Issue Date: September 10, 2004
Holding ourselves accountable
Reconciliation can be difficult and dangerous work, as this weeks segment in our Latin America series shows. We can only presume it would be a bit easier if all of the participants in past injustices were forced to be part of the solution.
Unfortunately, in too many places in Latin America, the missing partner is the United States.
Somehow, U.S. complicity in the horrors that visited that region in the decades from the 1970s through the 1990s seems always to slip beneath the radar.
But the evidence keeps leaking out.
Sometimes it comes, as in the case of El Salvador and Guatemala, in the form of human rights reports from the Catholic church and the United Nations. While the reports have so far failed to make much of an impression on the national conscience, they are there for the record with detailed accounts of what was done.
Sometimes the evidence comes in the form of documents, like the transcript of a conversation former Secretary of State Henry Kissinger had with Admiral César Augusto Guzzetti of Argentina, where the military was conducting what came to be known as the dirty war of the 1970s.
At a New York meeting in 1976, Kissinger told Guzzetti, I have an old-fashioned view that friends ought to be supported. What is not understood is that you have a civil war. We read about human rights, but not the context. The quicker you succeed, the better.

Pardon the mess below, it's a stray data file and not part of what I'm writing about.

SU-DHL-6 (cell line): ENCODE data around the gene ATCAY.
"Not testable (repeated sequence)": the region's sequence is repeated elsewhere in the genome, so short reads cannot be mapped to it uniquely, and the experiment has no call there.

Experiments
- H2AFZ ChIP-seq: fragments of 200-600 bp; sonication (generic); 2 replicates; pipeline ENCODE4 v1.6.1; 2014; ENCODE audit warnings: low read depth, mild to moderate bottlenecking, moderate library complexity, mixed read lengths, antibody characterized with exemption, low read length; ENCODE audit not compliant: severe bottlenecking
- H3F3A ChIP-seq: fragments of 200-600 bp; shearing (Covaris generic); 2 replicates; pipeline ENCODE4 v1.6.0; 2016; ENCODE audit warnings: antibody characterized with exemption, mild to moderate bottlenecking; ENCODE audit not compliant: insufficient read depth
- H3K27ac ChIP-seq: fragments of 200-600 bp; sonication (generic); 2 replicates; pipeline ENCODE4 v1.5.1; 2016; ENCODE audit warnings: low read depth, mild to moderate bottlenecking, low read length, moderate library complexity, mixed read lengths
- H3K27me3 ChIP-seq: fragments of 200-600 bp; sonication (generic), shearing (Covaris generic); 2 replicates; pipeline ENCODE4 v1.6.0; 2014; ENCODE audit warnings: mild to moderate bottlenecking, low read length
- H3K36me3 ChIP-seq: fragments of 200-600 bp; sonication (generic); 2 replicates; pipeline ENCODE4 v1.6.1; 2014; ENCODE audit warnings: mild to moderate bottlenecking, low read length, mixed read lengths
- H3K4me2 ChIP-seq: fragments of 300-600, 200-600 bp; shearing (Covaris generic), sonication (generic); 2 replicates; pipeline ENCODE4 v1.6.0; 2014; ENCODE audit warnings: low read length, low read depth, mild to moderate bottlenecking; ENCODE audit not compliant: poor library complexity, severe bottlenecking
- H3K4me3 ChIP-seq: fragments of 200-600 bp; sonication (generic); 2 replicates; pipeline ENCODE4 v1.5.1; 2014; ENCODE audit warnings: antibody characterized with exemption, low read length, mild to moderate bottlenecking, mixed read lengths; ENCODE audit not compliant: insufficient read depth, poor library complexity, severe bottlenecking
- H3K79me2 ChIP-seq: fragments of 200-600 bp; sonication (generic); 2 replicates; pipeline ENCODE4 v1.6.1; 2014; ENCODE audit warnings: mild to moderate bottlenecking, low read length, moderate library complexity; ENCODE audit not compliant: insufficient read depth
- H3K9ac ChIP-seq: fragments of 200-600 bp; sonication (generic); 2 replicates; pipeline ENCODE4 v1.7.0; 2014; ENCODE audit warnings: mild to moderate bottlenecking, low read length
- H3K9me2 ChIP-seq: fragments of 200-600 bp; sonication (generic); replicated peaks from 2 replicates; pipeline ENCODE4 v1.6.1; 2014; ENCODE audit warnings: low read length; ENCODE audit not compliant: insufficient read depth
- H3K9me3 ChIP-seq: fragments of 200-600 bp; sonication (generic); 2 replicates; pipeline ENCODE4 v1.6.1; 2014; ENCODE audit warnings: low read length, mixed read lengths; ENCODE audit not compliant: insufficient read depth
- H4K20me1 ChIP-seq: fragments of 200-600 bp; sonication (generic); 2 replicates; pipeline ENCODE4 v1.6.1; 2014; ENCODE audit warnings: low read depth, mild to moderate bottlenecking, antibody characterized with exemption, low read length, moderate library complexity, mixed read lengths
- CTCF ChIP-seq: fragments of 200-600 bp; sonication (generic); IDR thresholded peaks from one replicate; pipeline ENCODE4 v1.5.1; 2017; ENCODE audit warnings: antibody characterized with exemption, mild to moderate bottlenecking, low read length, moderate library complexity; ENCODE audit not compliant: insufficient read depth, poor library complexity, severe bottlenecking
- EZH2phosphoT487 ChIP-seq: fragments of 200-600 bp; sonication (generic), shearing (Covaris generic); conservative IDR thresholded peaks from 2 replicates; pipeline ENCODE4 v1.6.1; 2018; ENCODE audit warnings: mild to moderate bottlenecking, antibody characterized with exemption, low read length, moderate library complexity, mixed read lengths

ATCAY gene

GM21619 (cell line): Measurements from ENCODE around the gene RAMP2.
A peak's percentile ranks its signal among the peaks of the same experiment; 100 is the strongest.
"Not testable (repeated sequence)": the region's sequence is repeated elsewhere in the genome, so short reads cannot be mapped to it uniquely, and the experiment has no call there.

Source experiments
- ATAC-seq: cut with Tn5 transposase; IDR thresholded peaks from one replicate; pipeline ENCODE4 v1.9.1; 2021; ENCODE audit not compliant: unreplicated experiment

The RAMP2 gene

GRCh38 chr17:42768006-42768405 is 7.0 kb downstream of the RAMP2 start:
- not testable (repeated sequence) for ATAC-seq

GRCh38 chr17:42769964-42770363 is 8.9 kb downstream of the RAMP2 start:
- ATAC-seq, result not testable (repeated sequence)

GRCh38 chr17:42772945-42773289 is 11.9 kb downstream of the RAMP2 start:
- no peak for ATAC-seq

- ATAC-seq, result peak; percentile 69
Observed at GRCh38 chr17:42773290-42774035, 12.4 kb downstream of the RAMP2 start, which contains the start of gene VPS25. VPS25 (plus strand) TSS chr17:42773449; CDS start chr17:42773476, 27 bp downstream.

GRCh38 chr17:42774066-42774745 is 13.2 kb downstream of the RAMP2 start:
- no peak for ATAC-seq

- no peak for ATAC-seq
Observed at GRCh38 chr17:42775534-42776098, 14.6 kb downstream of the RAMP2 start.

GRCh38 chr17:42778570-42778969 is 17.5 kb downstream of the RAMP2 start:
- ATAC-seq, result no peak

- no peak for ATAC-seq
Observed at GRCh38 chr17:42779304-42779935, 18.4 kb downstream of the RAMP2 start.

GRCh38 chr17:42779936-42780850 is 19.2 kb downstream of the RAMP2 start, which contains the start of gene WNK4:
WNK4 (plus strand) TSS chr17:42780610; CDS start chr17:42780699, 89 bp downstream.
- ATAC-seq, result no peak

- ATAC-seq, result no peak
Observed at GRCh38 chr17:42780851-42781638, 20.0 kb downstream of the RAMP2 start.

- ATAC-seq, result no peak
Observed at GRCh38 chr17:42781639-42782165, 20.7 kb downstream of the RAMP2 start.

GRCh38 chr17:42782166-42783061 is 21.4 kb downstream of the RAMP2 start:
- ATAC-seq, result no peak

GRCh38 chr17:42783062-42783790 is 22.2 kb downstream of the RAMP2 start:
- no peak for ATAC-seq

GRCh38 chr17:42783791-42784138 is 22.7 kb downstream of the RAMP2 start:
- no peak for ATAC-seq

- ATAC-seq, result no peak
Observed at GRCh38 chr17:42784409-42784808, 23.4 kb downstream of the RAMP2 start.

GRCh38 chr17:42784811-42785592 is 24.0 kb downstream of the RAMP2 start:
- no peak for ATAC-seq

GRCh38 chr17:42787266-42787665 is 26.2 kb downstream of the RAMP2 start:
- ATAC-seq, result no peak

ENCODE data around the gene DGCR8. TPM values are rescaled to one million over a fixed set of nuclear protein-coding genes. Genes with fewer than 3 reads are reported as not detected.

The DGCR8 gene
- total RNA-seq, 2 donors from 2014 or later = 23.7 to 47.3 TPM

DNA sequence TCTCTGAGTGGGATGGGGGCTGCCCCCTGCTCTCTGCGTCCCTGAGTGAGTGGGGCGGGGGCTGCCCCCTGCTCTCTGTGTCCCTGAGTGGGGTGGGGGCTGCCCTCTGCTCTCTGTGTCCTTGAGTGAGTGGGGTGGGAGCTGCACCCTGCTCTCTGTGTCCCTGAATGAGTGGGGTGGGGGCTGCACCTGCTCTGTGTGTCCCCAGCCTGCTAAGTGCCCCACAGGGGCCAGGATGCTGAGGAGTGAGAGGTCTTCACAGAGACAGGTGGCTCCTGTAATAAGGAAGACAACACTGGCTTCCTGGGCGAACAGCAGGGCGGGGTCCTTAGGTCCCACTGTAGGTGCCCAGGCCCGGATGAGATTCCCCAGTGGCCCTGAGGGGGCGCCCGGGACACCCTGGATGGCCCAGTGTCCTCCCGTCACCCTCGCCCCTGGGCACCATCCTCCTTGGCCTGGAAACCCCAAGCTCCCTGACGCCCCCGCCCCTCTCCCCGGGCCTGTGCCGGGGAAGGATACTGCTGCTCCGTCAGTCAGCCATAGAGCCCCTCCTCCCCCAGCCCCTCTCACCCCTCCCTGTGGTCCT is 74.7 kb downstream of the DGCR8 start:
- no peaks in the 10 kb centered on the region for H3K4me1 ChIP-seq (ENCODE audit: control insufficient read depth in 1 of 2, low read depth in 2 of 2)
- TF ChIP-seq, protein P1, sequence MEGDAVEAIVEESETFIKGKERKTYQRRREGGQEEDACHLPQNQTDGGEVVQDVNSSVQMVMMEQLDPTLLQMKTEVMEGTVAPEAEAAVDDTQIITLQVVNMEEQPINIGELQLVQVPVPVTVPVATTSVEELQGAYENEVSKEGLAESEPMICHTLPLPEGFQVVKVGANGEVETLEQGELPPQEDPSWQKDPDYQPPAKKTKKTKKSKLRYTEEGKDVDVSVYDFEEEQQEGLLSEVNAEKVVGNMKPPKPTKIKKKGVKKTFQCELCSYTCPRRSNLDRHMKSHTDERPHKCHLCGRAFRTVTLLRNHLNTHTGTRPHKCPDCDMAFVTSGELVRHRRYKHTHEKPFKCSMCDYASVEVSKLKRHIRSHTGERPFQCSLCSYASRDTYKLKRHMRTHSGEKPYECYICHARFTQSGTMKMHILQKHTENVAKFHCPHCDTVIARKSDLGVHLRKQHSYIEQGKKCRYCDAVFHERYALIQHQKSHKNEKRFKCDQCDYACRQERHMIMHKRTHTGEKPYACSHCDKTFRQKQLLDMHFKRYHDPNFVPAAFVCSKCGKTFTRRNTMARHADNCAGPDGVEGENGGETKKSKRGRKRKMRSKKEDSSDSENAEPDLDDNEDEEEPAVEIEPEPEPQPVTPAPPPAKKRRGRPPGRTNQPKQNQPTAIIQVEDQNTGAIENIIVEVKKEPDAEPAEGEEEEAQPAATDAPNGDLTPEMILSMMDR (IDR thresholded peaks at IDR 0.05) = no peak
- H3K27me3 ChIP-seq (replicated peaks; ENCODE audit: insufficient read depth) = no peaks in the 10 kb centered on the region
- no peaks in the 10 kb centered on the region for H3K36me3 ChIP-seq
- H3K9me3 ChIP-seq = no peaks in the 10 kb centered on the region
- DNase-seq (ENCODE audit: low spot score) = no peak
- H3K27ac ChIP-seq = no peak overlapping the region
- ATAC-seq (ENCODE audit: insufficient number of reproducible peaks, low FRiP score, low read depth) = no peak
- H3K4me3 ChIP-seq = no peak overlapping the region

As Paul Jeffrey and Barbara Fraser report, Guzzetti returned home in a state of jubilation, convinced he did not have to worry about the U.S. objections to human rights violations. Between 9,000 and 30,000 people were executed or disappeared during the next two years.
Evidence is coming out at a trial in Fresno, Calif., that is drawing little national attention.
The trial will determine whether Alvaro Rafael Saravia, being tried in absentia, could be held liable for the killing of Salvadoran Archbishop Oscar Romero in 1980 as he celebrated Mass.
The U.S. District Court in Fresno had not rendered a decision by our press time, but according to Associated Press reports, testimony had been gathered claiming that Saravia, who is missing but last lived in Modesto, Calif., had arranged the details of the assassination. Saravia was chief of security at the time for Major Roberto DAubuisson, an extreme right figure in Salvadoran politics and widely believed to have directed that countrys infamous death squads.
DAubuisson, who died in 1992, had studied at the then School of the Americas, a U.S. military college in Fort Benning, Ga., and publicly criticized Romeros condemnation of government violence.
Previous investigations by human rights organizations have concluded that Saravia conspired to kill Romero. The current charges were brought by a Romero sibling, according to press reports, and were filed by the Center for Justice and Accountability.